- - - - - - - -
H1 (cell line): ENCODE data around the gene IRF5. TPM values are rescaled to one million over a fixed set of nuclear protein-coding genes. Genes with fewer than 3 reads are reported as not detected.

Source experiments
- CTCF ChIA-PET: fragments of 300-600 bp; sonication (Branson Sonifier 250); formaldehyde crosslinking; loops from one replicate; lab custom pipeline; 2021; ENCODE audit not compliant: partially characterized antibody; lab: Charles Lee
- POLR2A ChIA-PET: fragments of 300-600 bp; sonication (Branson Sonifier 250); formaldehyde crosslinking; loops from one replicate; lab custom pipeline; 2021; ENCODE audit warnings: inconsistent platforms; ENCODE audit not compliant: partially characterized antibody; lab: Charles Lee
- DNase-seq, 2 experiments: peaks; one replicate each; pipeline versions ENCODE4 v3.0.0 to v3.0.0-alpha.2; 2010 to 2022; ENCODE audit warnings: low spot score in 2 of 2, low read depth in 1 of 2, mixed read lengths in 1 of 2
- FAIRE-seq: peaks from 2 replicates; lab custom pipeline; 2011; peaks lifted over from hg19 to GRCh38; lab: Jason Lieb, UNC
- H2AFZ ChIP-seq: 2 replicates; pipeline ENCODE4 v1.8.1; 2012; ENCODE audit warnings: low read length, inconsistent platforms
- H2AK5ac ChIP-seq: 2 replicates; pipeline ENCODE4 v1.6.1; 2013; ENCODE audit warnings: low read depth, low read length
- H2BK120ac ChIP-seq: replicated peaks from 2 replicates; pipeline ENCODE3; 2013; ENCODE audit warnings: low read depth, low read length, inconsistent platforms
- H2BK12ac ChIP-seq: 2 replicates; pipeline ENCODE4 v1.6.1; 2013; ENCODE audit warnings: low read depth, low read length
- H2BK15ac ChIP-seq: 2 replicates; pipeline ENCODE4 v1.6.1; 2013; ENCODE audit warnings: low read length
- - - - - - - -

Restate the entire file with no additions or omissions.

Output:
H1 (cell line): ENCODE data around the gene IRF5. TPM values are rescaled to one million over a fixed set of nuclear protein-coding genes. Genes with fewer than 3 reads are reported as not detected.

Source experiments
- CTCF ChIA-PET: fragments of 300-600 bp; sonication (Branson Sonifier 250); formaldehyde crosslinking; loops from one replicate; lab custom pipeline; 2021; ENCODE audit not compliant: partially characterized antibody; lab: Charles Lee
- POLR2A ChIA-PET: fragments of 300-600 bp; sonication (Branson Sonifier 250); formaldehyde crosslinking; loops from one replicate; lab custom pipeline; 2021; ENCODE audit warnings: inconsistent platforms; ENCODE audit not compliant: partially characterized antibody; lab: Charles Lee
- DNase-seq, 2 experiments: peaks; one replicate each; pipeline versions ENCODE4 v3.0.0 to v3.0.0-alpha.2; 2010 to 2022; ENCODE audit warnings: low spot score in 2 of 2, low read depth in 1 of 2, mixed read lengths in 1 of 2
- FAIRE-seq: peaks from 2 replicates; lab custom pipeline; 2011; peaks lifted over from hg19 to GRCh38; lab: Jason Lieb, UNC
- H2AFZ ChIP-seq: 2 replicates; pipeline ENCODE4 v1.8.1; 2012; ENCODE audit warnings: low read length, inconsistent platforms
- H2AK5ac ChIP-seq: 2 replicates; pipeline ENCODE4 v1.6.1; 2013; ENCODE audit warnings: low read depth, low read length
- H2BK120ac ChIP-seq: replicated peaks from 2 replicates; pipeline ENCODE3; 2013; ENCODE audit warnings: low read depth, low read length, inconsistent platforms
- H2BK12ac ChIP-seq: 2 replicates; pipeline ENCODE4 v1.6.1; 2013; ENCODE audit warnings: low read depth, low read length
- H2BK15ac ChIP-seq: 2 replicates; pipeline ENCODE4 v1.6.1; 2013; ENCODE audit warnings: low read length